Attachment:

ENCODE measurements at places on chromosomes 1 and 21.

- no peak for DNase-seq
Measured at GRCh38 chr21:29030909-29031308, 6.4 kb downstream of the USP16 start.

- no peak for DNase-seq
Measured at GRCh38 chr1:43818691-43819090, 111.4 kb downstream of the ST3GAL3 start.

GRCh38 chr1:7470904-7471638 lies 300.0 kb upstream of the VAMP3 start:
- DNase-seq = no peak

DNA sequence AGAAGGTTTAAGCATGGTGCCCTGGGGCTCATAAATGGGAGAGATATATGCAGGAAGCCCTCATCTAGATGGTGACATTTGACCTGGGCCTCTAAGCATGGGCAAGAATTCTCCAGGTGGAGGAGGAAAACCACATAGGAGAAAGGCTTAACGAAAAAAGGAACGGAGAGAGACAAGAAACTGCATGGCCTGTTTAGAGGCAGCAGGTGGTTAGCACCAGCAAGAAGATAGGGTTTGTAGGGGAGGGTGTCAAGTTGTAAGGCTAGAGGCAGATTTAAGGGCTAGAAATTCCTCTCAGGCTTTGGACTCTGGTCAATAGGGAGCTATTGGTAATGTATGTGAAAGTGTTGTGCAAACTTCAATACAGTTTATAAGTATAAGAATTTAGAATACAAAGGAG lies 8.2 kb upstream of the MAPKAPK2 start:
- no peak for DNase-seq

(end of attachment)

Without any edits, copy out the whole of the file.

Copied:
ENCODE measurements at places on chromosomes 1 and 21.

- no peak for DNase-seq
Measured at GRCh38 chr21:29030909-29031308, 6.4 kb downstream of the USP16 start.

- no peak for DNase-seq
Measured at GRCh38 chr1:43818691-43819090, 111.4 kb downstream of the ST3GAL3 start.

GRCh38 chr1:7470904-7471638 lies 300.0 kb upstream of the VAMP3 start:
- DNase-seq = no peak

DNA sequence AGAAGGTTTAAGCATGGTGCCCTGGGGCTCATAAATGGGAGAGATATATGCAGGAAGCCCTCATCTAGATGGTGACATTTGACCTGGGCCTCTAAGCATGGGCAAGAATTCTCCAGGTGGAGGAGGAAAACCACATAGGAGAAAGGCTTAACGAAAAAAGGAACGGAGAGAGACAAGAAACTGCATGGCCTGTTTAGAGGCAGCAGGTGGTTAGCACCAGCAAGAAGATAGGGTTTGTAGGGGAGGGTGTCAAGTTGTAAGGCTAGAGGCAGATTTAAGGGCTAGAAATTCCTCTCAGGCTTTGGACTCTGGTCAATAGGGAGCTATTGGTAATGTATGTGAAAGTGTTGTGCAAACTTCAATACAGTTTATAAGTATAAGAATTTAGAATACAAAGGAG lies 8.2 kb upstream of the MAPKAPK2 start:
- no peak for DNase-seq